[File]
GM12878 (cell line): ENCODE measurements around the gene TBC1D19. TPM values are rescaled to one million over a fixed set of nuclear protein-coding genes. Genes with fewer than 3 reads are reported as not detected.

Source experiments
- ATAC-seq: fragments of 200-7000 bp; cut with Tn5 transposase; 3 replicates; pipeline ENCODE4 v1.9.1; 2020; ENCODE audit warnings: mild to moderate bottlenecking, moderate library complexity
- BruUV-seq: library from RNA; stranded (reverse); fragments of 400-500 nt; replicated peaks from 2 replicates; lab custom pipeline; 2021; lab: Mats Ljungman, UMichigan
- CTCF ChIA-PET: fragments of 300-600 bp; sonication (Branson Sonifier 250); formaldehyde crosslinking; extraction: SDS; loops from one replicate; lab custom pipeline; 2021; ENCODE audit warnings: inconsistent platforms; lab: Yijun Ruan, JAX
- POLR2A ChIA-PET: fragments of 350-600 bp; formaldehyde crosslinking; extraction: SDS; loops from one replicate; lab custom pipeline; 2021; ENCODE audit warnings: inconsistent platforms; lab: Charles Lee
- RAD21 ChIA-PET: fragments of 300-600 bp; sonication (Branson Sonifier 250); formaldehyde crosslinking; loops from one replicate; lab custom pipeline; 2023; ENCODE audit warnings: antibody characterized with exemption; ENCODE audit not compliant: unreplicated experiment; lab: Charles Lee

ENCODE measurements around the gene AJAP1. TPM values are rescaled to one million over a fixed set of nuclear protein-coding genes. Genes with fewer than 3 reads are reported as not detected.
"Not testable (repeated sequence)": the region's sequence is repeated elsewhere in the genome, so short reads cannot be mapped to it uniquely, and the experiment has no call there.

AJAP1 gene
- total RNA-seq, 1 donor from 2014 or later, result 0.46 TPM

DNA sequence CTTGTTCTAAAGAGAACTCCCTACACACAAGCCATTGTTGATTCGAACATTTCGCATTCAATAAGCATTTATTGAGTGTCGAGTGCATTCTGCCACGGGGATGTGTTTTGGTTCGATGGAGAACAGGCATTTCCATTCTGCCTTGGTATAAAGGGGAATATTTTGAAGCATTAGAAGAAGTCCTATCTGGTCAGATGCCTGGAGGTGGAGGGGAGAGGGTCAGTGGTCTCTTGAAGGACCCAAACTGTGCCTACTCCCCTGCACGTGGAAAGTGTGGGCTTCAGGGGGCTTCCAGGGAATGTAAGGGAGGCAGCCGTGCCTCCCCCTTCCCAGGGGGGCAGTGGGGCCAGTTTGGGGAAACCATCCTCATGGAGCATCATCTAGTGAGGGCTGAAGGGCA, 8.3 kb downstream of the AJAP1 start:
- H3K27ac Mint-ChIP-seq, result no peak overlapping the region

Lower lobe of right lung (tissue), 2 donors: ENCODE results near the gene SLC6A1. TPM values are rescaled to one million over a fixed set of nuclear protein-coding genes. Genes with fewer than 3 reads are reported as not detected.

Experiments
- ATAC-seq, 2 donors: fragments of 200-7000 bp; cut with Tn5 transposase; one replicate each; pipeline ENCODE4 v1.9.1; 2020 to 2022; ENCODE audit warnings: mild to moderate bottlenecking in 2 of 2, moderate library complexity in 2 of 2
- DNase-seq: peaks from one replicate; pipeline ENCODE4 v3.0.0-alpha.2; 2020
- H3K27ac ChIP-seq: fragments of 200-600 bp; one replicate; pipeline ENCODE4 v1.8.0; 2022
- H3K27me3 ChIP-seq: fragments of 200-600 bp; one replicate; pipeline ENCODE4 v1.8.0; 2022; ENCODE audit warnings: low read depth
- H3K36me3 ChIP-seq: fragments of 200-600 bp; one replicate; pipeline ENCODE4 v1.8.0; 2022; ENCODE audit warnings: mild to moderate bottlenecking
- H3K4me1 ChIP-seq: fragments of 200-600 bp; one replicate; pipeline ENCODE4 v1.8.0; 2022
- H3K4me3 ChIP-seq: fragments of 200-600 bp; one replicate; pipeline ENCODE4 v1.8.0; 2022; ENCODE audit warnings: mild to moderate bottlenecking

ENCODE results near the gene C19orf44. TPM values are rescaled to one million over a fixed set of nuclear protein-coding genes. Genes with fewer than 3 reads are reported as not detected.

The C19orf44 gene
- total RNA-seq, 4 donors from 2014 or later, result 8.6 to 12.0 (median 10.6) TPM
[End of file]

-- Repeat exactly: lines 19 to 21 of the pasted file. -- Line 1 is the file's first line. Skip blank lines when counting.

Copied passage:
- H3K27me3 ChIP-seq: fragments of 200-600 bp; one replicate; pipeline ENCODE4 v1.8.0; 2022; ENCODE audit warnings: low read depth
- H3K36me3 ChIP-seq: fragments of 200-600 bp; one replicate; pipeline ENCODE4 v1.8.0; 2022; ENCODE audit warnings: mild to moderate bottlenecking
- H3K4me1 ChIP-seq: fragments of 200-600 bp; one replicate; pipeline ENCODE4 v1.8.0; 2022